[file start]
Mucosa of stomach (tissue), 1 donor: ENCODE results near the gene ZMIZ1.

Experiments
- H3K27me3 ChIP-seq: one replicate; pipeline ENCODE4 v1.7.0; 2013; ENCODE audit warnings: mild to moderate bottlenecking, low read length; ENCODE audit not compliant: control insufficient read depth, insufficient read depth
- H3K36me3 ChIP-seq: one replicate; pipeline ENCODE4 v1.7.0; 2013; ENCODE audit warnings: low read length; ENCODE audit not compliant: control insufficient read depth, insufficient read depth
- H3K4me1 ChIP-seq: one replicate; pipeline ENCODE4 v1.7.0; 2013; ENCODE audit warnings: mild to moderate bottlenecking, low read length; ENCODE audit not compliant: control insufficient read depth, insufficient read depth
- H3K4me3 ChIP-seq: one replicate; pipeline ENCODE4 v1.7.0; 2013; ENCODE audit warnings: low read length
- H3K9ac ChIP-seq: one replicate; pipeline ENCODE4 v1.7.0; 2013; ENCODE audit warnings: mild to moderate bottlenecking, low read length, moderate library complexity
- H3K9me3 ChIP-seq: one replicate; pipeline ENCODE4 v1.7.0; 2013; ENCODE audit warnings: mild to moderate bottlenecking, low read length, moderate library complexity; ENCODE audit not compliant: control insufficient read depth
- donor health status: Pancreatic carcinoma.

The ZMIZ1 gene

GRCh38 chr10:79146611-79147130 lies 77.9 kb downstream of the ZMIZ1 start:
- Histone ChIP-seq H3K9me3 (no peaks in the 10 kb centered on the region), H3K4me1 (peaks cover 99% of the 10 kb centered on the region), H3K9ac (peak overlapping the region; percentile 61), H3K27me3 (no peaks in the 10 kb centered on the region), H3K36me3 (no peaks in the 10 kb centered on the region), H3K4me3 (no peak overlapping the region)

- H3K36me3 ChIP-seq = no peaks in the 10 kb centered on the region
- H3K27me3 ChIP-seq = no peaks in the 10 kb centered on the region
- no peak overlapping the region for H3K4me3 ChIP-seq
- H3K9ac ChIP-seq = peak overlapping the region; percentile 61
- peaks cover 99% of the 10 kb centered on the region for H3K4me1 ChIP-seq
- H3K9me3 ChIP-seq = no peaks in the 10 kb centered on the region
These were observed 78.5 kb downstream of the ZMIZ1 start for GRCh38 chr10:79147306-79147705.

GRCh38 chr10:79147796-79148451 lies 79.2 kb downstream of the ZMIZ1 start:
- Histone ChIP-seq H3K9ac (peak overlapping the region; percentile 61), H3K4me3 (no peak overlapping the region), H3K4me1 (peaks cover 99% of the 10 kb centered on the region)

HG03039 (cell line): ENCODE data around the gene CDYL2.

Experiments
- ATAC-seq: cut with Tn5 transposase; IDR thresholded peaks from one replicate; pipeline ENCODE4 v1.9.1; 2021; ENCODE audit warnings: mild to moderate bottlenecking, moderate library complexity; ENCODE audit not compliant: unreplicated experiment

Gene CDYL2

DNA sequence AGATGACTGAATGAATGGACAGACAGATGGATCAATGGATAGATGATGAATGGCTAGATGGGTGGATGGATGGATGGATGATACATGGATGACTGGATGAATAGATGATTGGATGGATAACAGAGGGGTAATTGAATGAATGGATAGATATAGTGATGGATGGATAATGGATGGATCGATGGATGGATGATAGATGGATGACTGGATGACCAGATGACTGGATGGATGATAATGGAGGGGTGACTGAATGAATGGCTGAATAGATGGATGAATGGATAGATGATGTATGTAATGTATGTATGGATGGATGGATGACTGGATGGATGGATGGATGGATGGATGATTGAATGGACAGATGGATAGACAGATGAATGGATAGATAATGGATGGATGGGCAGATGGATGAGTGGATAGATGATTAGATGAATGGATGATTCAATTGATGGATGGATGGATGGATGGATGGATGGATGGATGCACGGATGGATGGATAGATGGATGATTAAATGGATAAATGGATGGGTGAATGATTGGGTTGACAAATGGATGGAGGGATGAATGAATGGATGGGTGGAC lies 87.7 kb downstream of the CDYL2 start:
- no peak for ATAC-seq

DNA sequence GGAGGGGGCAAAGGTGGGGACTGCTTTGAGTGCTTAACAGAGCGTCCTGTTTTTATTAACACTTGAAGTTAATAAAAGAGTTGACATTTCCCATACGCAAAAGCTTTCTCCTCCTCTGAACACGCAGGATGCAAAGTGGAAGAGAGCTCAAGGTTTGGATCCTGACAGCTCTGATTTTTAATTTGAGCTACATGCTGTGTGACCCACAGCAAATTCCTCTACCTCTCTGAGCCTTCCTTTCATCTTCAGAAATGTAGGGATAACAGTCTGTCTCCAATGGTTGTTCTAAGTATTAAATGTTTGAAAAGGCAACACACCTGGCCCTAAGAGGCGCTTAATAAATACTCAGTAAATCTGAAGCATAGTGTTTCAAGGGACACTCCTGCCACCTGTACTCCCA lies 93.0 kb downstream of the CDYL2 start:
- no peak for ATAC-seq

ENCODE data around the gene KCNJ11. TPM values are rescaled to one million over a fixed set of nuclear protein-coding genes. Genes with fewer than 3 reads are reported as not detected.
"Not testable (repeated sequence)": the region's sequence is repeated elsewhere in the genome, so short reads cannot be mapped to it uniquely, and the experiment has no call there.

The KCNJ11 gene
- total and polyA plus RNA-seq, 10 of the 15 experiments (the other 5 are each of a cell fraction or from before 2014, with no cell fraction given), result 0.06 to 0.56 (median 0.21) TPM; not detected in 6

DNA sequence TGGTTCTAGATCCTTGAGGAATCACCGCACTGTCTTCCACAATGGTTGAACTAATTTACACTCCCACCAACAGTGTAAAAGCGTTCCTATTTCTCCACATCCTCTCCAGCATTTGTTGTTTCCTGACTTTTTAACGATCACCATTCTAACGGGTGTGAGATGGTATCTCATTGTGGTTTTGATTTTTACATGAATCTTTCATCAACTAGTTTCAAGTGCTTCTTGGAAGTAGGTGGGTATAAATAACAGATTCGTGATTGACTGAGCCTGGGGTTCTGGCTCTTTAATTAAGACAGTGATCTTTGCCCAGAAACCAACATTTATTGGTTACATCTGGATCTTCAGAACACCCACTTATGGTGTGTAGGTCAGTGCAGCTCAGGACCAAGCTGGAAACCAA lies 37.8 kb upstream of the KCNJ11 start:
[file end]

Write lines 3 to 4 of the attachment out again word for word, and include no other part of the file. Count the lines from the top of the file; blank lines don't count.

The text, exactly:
- H3K27me3 ChIP-seq: one replicate; pipeline ENCODE4 v1.7.0; 2013; ENCODE audit warnings: mild to moderate bottlenecking, low read length; ENCODE audit not compliant: control insufficient read depth, insufficient read depth
- H3K36me3 ChIP-seq: one replicate; pipeline ENCODE4 v1.7.0; 2013; ENCODE audit warnings: low read length; ENCODE audit not compliant: control insufficient read depth, insufficient read depth